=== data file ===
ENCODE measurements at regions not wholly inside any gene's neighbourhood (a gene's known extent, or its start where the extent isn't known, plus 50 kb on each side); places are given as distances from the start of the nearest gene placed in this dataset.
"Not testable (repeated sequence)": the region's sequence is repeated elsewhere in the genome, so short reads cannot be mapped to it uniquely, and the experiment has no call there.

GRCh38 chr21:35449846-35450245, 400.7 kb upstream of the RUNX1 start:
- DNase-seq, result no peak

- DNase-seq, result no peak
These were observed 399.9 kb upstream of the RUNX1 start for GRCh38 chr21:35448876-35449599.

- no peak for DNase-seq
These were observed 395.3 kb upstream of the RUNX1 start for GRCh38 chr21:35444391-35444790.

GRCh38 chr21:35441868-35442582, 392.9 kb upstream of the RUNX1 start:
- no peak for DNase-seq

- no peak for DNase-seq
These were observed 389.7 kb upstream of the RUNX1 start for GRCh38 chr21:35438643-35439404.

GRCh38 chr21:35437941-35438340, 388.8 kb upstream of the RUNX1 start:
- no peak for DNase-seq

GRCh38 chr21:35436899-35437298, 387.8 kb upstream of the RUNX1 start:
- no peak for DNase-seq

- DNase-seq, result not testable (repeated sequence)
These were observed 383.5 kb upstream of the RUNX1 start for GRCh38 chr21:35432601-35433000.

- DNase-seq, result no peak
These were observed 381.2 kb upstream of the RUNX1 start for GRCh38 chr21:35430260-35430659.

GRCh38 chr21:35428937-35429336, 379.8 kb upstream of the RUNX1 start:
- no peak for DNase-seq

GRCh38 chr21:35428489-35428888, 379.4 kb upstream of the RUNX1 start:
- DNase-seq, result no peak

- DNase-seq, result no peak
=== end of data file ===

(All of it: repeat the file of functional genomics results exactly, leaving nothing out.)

ENCODE measurements at regions not wholly inside any gene's neighbourhood (a gene's known extent, or its start where the extent isn't known, plus 50 kb on each side); places are given as distances from the start of the nearest gene placed in this dataset.
"Not testable (repeated sequence)": the region's sequence is repeated elsewhere in the genome, so short reads cannot be mapped to it uniquely, and the experiment has no call there.

GRCh38 chr21:35449846-35450245, 400.7 kb upstream of the RUNX1 start:
- DNase-seq, result no peak

- DNase-seq, result no peak
These were observed 399.9 kb upstream of the RUNX1 start for GRCh38 chr21:35448876-35449599.

- no peak for DNase-seq
These were observed 395.3 kb upstream of the RUNX1 start for GRCh38 chr21:35444391-35444790.

GRCh38 chr21:35441868-35442582, 392.9 kb upstream of the RUNX1 start:
- no peak for DNase-seq

- no peak for DNase-seq
These were observed 389.7 kb upstream of the RUNX1 start for GRCh38 chr21:35438643-35439404.

GRCh38 chr21:35437941-35438340, 388.8 kb upstream of the RUNX1 start:
- no peak for DNase-seq

GRCh38 chr21:35436899-35437298, 387.8 kb upstream of the RUNX1 start:
- no peak for DNase-seq

- DNase-seq, result not testable (repeated sequence)
These were observed 383.5 kb upstream of the RUNX1 start for GRCh38 chr21:35432601-35433000.

- DNase-seq, result no peak
These were observed 381.2 kb upstream of the RUNX1 start for GRCh38 chr21:35430260-35430659.

GRCh38 chr21:35428937-35429336, 379.8 kb upstream of the RUNX1 start:
- no peak for DNase-seq

GRCh38 chr21:35428489-35428888, 379.4 kb upstream of the RUNX1 start:
- DNase-seq, result no peak

- DNase-seq, result no peak